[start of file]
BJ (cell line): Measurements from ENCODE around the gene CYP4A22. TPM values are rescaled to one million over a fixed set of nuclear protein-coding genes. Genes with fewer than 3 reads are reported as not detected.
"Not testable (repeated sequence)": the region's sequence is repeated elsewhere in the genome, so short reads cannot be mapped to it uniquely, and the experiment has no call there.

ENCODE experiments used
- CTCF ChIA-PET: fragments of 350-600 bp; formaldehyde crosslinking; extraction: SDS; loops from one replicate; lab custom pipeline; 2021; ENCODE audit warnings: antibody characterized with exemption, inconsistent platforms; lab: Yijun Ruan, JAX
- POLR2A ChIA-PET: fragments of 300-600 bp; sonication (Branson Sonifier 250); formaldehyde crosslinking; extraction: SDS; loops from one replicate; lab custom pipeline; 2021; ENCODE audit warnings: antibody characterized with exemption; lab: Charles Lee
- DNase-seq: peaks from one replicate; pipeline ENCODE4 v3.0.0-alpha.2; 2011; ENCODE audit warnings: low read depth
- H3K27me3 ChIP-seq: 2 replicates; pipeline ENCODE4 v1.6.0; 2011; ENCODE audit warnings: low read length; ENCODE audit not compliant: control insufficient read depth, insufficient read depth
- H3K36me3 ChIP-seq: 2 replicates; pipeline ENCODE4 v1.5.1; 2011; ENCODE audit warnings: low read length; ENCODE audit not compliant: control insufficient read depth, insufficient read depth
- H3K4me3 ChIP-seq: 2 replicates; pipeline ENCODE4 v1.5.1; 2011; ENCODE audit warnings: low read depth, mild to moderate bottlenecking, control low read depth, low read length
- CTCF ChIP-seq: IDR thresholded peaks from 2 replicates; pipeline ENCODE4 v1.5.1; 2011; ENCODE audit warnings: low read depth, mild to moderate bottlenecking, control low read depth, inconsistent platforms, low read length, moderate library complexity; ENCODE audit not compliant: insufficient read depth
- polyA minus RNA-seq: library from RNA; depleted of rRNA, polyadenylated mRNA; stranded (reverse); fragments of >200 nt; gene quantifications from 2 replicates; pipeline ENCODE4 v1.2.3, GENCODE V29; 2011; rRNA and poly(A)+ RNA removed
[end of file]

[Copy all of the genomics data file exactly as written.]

BJ (cell line): Measurements from ENCODE around the gene CYP4A22. TPM values are rescaled to one million over a fixed set of nuclear protein-coding genes. Genes with fewer than 3 reads are reported as not detected.
"Not testable (repeated sequence)": the region's sequence is repeated elsewhere in the genome, so short reads cannot be mapped to it uniquely, and the experiment has no call there.

ENCODE experiments used
- CTCF ChIA-PET: fragments of 350-600 bp; formaldehyde crosslinking; extraction: SDS; loops from one replicate; lab custom pipeline; 2021; ENCODE audit warnings: antibody characterized with exemption, inconsistent platforms; lab: Yijun Ruan, JAX
- POLR2A ChIA-PET: fragments of 300-600 bp; sonication (Branson Sonifier 250); formaldehyde crosslinking; extraction: SDS; loops from one replicate; lab custom pipeline; 2021; ENCODE audit warnings: antibody characterized with exemption; lab: Charles Lee
- DNase-seq: peaks from one replicate; pipeline ENCODE4 v3.0.0-alpha.2; 2011; ENCODE audit warnings: low read depth
- H3K27me3 ChIP-seq: 2 replicates; pipeline ENCODE4 v1.6.0; 2011; ENCODE audit warnings: low read length; ENCODE audit not compliant: control insufficient read depth, insufficient read depth
- H3K36me3 ChIP-seq: 2 replicates; pipeline ENCODE4 v1.5.1; 2011; ENCODE audit warnings: low read length; ENCODE audit not compliant: control insufficient read depth, insufficient read depth
- H3K4me3 ChIP-seq: 2 replicates; pipeline ENCODE4 v1.5.1; 2011; ENCODE audit warnings: low read depth, mild to moderate bottlenecking, control low read depth, low read length
- CTCF ChIP-seq: IDR thresholded peaks from 2 replicates; pipeline ENCODE4 v1.5.1; 2011; ENCODE audit warnings: low read depth, mild to moderate bottlenecking, control low read depth, inconsistent platforms, low read length, moderate library complexity; ENCODE audit not compliant: insufficient read depth
- polyA minus RNA-seq: library from RNA; depleted of rRNA, polyadenylated mRNA; stranded (reverse); fragments of >200 nt; gene quantifications from 2 replicates; pipeline ENCODE4 v1.2.3, GENCODE V29; 2011; rRNA and poly(A)+ RNA removed